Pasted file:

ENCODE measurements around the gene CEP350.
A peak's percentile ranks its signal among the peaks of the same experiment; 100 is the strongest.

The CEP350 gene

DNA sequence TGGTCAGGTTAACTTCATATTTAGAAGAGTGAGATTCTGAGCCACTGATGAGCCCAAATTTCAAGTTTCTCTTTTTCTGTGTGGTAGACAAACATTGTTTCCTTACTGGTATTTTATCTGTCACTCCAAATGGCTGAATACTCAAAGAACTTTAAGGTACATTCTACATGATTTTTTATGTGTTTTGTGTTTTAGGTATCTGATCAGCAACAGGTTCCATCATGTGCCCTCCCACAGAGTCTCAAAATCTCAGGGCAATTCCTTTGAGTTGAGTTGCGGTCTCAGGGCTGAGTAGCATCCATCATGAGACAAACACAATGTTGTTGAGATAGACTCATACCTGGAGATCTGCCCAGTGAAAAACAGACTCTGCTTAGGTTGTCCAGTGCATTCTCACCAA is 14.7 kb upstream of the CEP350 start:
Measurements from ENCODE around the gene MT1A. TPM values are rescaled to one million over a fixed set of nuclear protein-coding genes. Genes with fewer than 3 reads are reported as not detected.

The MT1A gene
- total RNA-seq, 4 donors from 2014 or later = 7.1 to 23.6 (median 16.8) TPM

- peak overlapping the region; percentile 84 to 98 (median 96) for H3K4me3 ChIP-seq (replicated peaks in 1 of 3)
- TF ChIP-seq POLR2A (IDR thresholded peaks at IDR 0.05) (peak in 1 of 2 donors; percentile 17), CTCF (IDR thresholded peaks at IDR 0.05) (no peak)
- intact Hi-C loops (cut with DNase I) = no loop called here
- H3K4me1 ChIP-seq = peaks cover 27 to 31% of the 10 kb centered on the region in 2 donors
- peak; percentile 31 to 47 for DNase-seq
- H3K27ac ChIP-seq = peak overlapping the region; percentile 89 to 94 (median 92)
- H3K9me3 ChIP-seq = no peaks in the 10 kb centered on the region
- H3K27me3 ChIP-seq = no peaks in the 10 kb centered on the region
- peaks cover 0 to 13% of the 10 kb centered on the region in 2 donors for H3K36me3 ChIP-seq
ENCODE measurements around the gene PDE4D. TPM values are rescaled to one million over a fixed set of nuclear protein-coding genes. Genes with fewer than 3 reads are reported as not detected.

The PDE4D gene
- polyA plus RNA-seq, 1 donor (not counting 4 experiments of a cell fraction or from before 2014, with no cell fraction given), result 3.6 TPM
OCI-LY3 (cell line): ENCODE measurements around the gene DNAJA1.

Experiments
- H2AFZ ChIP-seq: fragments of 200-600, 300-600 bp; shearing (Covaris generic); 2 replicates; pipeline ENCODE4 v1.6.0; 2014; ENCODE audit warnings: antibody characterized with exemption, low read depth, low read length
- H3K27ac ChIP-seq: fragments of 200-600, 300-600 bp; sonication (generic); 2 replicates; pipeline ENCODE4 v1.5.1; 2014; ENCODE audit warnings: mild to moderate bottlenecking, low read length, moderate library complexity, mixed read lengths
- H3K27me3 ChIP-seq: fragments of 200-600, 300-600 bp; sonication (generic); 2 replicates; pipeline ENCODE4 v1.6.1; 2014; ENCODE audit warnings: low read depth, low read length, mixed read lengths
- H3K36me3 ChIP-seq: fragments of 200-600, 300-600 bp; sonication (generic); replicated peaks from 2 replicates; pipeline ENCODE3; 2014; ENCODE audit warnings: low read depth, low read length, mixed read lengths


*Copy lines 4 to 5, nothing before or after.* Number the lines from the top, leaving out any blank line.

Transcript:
DNA sequence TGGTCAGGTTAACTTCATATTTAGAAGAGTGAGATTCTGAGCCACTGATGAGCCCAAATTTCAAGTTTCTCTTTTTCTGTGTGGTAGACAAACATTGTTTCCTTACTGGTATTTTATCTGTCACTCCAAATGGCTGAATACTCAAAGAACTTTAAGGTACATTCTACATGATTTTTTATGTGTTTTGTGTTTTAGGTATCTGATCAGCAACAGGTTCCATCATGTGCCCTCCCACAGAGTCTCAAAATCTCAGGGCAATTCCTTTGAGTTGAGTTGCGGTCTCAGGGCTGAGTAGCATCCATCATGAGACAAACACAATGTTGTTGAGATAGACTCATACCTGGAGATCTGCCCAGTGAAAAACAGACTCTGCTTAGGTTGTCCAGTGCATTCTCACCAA is 14.7 kb upstream of the CEP350 start:
Measurements from ENCODE around the gene MT1A. TPM values are rescaled to one million over a fixed set of nuclear protein-coding genes. Genes with fewer than 3 reads are reported as not detected.